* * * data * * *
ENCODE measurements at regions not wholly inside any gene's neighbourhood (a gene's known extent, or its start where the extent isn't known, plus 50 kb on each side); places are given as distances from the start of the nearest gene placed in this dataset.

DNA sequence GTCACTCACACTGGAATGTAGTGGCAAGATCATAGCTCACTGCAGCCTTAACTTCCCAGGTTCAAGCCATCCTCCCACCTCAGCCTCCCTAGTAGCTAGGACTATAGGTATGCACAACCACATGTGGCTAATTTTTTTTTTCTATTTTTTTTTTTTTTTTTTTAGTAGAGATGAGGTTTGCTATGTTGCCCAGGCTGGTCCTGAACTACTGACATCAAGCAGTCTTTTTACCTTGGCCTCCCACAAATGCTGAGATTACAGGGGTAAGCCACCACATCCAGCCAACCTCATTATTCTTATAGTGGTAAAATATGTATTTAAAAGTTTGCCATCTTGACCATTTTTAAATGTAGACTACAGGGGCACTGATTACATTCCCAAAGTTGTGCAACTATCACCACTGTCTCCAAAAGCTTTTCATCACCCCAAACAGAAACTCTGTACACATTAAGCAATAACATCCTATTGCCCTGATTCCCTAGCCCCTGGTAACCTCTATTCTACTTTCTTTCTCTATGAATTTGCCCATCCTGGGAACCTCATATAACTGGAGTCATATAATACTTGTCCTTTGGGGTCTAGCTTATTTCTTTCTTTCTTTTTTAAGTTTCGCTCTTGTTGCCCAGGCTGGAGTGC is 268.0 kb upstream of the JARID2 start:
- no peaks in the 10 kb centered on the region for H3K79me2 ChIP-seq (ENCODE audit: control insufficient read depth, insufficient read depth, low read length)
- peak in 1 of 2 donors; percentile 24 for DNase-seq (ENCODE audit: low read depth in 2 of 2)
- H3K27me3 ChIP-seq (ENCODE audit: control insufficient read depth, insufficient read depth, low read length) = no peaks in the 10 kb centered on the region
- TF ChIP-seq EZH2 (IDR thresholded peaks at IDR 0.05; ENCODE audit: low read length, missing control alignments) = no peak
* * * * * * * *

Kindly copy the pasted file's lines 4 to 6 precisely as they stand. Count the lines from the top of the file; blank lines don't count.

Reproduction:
- peak in 1 of 2 donors; percentile 24 for DNase-seq (ENCODE audit: low read depth in 2 of 2)
- H3K27me3 ChIP-seq (ENCODE audit: control insufficient read depth, insufficient read depth, low read length) = no peaks in the 10 kb centered on the region
- TF ChIP-seq EZH2 (IDR thresholded peaks at IDR 0.05; ENCODE audit: low read length, missing control alignments) = no peak